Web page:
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Here at SRMC we know how important it is for our patients to understand the Regenerative Medicine procedures we provide out of our Seattle office, which is why I (Dr. Hostetter) want to help our patients better understand what PRP is. Platelet-rich plasma, or PRP, is a substance that is created with your own blood. It is a part of the blood that contains a high percentage of growth factors and other elements that are very beneficial to the body in a number of different ways. PRP may also be called platelet-rich growth factors, platelet-rich fibrin matrix, and platelet concentrate.
The many growth factors is PRP help specifically with the healing process of wounds or other injuries. Because of this ability, they are often used in regenerative medicine therapies for sports injuries, cardiac surgery, spinal treatments, and more.
In order to obtain PRP from an individual, we exact a vial of blood here at our Seattle office. The amount drawn is often around 30 ccs. A sample of this size will generally yield between three and five ccs of PRP. This yield varies based on the number of platelets you may have in your blood, what device is used to obtain the sample, and the techniques utilized. We use an FDA approved centrifuge and provide a process to ensure the best results and the highest viable concentration.
To prevent the platelets in the drawn blood from activating and beginning the process of coagulation, an anticoagulant is often added to the vial. The most common of these is citrate dextrose A. This helps to preserve the sample so that it can be used more effectively at a later date.
After the blood has been drawn the PRP is separated with a centrifuge. Initially, the entire tube is placed in the centrifuge. After a cycle, the tube will have separated into distinct layers: the red blood cells and the white blood cells.
The red blood cells all settle at the bottom of the tube. The top of the tube consists of the white blood cells, and they can generally be seen in two layers. The upper of these layers contains both platelets and other white blood cells. There is also a thin, intermediate layer that separates the red blood cells from the white blood cells. This layer is called the buffy coat, and it is rich in white blood cells.
To produce PRP, the upper layer of plasma and the buffy coat are both taken out of the vial and transferred into a separate tube. After this separation, a second centrifugation process takes place, causing the plasma to further separate into layers of platelet-rich plasma and platelet-poor plasma. The platelet-poor plasma is removed, leaving you with your final product.
There are many growth factors that promote healing and facilitate cellular regeneration, including platelet-derived growth factor, transforming growth factor beta-1, vascular endothelial growth factor, basic fibroblastic growth factor, epidermal growth factor, and others.
All of these growth factors play a role in tissue healing and regeneration, especially in the early stages of these processes. They help to create new tissues, such as cartilage, collagen, and fibers, and stimulate the growth of new blood vessels in these tissues to further improve healing.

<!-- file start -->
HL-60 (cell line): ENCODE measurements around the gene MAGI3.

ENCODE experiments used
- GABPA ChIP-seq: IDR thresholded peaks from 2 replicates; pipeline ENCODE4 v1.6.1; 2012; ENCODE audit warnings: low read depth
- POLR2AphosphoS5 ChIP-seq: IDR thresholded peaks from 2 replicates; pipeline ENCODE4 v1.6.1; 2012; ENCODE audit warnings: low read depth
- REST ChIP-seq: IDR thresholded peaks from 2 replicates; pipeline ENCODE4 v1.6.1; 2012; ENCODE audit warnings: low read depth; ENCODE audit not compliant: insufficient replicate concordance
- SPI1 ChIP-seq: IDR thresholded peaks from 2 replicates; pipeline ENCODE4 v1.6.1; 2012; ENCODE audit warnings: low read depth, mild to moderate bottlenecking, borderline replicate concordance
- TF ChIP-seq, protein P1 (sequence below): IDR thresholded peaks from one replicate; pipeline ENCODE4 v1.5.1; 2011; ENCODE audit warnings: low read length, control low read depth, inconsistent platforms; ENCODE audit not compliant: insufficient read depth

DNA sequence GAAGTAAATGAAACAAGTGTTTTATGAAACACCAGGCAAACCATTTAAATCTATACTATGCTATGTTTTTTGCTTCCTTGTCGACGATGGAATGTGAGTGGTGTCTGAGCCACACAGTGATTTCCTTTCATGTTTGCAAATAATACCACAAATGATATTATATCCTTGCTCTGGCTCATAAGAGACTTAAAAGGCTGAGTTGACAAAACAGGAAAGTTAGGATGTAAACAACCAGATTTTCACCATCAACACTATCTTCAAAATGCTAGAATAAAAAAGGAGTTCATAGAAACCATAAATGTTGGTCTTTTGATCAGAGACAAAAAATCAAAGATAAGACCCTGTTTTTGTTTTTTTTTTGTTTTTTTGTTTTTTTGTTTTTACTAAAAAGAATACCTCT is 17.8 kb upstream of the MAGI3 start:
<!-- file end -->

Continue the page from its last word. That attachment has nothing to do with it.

A further benefit of these elements is the reduction of inflammation. When a tissue is injured and starts to heal, a large amount of blood flows to the area to move nutrients and various chemicals to the site to stimulate the healing process. However, this influx of components results in swelling and inflammation, which can then cause an increased risk of scar tissue formation.
Scar tissue forms in place of the original tissue, resulting in less tissue strength and functionality. PRP can help to reduce excess inflammation, reducing scar tissue formation and encouraging healthier body tissues.
Because of these benefits, PRP is becoming an increasingly popular treatment option for a number of different injuries. Since PRP has the ability to help rebuild new tissues that have been worn down, it is often used to treat cartilage injuries. These can be a result of sports injuries, such as spinal or knee damage, or just from overuse, like with osteoarthritis or spinal disc degeneration.
With some problems, like spinal disc compression or meniscus damage or tears, the fibrocartilage in these locations simply wears down or is traumatized resulting in injury. The cartilage in these areas doesn’t heal well because it has very limited blood flow. But, PRP injections can stimulate the healing process, recreate the damaged tissue, and restore joint function.
In the case of osteoarthritis, the articular cartilage on the ends of the bones is worn down, reducing joint mobility and causing pain. PRP can help to rebuild this cartilage and address the root of the pain itself as opposed to simply treating the symptoms like most treatment options.
PRP is also commonly used to treat rotator cuff injuries, tendon damage, or plantar fasciitis. Similar to cartilage injuries, PRP is able to stimulate the growth of new tissues to replace those that are damaged. Their ability to reduce swelling and scar tissue buildup also improves the healing process and leaves the body with more functionality and stronger muscles, tendons, and other tissues.